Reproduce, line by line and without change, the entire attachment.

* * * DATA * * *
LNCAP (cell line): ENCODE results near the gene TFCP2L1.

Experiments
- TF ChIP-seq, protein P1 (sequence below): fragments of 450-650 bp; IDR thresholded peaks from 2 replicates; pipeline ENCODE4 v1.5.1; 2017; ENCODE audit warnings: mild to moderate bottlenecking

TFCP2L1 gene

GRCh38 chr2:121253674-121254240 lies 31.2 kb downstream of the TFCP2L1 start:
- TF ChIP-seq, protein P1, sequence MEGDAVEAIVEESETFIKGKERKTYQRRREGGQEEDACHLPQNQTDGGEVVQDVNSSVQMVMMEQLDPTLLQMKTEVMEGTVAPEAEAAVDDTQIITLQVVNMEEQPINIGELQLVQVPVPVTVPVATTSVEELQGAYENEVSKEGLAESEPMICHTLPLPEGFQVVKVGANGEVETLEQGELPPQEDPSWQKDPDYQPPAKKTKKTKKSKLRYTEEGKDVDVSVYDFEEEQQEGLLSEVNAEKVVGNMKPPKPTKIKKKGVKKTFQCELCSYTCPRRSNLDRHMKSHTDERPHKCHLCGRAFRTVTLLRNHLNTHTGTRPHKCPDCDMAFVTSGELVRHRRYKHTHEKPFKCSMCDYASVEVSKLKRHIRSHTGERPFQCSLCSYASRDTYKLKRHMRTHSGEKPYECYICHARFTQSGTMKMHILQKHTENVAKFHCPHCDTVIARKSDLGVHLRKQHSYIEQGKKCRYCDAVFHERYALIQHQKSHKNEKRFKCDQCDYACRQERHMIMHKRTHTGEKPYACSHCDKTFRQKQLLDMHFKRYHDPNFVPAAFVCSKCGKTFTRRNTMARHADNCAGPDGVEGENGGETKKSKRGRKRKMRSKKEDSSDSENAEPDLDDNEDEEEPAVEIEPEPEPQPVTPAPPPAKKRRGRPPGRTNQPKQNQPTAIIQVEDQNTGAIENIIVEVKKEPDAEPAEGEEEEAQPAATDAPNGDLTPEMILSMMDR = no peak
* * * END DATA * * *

LNCAP (cell line): ENCODE results near the gene TFCP2L1.

Experiments
- TF ChIP-seq, protein P1 (sequence below): fragments of 450-650 bp; IDR thresholded peaks from 2 replicates; pipeline ENCODE4 v1.5.1; 2017; ENCODE audit warnings: mild to moderate bottlenecking

TFCP2L1 gene

GRCh38 chr2:121253674-121254240 lies 31.2 kb downstream of the TFCP2L1 start:
- TF ChIP-seq, protein P1, sequence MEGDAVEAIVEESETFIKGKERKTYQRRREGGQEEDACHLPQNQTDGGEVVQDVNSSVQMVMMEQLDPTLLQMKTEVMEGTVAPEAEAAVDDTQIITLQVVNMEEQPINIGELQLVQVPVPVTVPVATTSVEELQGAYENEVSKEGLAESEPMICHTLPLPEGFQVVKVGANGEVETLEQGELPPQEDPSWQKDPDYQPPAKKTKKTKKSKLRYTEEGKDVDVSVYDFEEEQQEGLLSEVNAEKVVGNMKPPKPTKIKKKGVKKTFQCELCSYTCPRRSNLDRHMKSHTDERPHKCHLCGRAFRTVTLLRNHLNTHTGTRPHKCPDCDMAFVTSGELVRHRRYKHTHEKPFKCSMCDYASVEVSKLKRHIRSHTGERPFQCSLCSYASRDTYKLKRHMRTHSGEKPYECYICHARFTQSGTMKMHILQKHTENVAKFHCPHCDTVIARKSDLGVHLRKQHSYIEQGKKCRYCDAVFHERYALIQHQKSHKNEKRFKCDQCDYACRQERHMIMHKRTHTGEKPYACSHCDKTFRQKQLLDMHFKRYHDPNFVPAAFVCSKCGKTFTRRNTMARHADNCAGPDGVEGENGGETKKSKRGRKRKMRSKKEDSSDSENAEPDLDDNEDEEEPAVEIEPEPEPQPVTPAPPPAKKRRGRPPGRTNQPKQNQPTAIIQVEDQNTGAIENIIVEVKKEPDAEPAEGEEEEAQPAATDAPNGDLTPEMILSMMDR = no peak